Review by Sunetra Chakravati,3/9/2016 11:10:19 PM
Look and feel
Ease of use
Beautiful build | Stunning screen | Large screen great for creative industries | Brilliant audio
Very expensive | Size can be unwieldy for some | Internal storage not conducive for creative work E.g: Final Cut, Photoshop etc | Keyboard flimsy & difficult to work with, on the go
Have you ever seen a beautiful outfit in a shop window and thought, ‘Gosh, I have to have it!!’, thats exactly how I felt when I first took the iPad Pro review unit out of its box. A sheet of glass, so beautiful, fragile and yet solid I immediately wanted to run to the shops and buy one for myself.
Apple are known for the beautiful and solid craftsmanship on their products and with the iPad Pro, one of their premier devices, they have definitely not messed about. The box is massive and when you take it out, it is literally like a gigantic porcelain floor tile: thin, smooth and vast.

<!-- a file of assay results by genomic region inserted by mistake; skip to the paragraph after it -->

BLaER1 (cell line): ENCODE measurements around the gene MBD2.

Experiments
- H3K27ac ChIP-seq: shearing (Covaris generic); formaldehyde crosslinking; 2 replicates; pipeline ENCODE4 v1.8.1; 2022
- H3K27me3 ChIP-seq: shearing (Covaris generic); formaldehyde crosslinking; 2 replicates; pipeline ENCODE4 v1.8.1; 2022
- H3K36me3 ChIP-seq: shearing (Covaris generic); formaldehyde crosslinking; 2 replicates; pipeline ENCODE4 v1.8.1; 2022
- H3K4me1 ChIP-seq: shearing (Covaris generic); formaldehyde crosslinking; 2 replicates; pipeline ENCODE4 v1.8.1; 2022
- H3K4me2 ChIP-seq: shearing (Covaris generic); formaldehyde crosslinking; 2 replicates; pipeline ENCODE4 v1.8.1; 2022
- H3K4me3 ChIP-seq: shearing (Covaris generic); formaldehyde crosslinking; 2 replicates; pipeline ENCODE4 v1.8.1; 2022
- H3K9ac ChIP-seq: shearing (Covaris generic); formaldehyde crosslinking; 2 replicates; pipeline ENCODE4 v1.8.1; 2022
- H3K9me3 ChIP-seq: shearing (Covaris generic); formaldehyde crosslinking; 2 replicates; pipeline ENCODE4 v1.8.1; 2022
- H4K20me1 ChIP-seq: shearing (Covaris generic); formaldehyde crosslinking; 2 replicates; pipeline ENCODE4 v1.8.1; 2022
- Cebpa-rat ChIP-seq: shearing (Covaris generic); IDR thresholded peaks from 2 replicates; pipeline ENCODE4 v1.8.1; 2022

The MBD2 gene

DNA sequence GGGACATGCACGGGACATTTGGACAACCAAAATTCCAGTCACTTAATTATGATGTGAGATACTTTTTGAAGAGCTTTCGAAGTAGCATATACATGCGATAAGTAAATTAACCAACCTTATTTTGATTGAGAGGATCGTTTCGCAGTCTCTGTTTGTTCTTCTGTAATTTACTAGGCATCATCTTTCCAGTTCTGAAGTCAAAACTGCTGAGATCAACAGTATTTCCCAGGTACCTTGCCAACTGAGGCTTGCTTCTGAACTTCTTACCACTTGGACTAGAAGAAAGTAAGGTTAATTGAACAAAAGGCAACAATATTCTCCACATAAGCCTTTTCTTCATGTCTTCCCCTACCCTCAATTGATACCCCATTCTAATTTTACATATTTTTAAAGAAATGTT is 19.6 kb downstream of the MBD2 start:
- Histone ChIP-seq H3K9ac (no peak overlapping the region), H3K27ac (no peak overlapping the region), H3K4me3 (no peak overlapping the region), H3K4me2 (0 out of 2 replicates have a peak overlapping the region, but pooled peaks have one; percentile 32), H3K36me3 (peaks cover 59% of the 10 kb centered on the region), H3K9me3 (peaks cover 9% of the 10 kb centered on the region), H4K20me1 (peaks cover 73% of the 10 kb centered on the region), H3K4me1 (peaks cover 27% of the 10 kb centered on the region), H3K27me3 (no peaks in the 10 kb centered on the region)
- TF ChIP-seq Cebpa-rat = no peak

I use a MacBook Pro for work and the iPad Pro is basically the same size. I am not sure if we have gotten used to small tablets so much that a full-sized one makes us gasp but the 12.9-inch screen really stretches out.
With a 6.9mm thickness, almost exactly the same as a digestive biscuit, the iPad Pro mimics the 4:3 aspect ratio of other Apple products and with the fat bezels, the tablet is a lot larger than an A4 sheet of paper making it a firm two-handed device. The power button is back at the top of the tablet when held in portrait mode and there is a magnetic connector on the right that seamlessly attaches itself to the keyboard, one of its must-have accessories.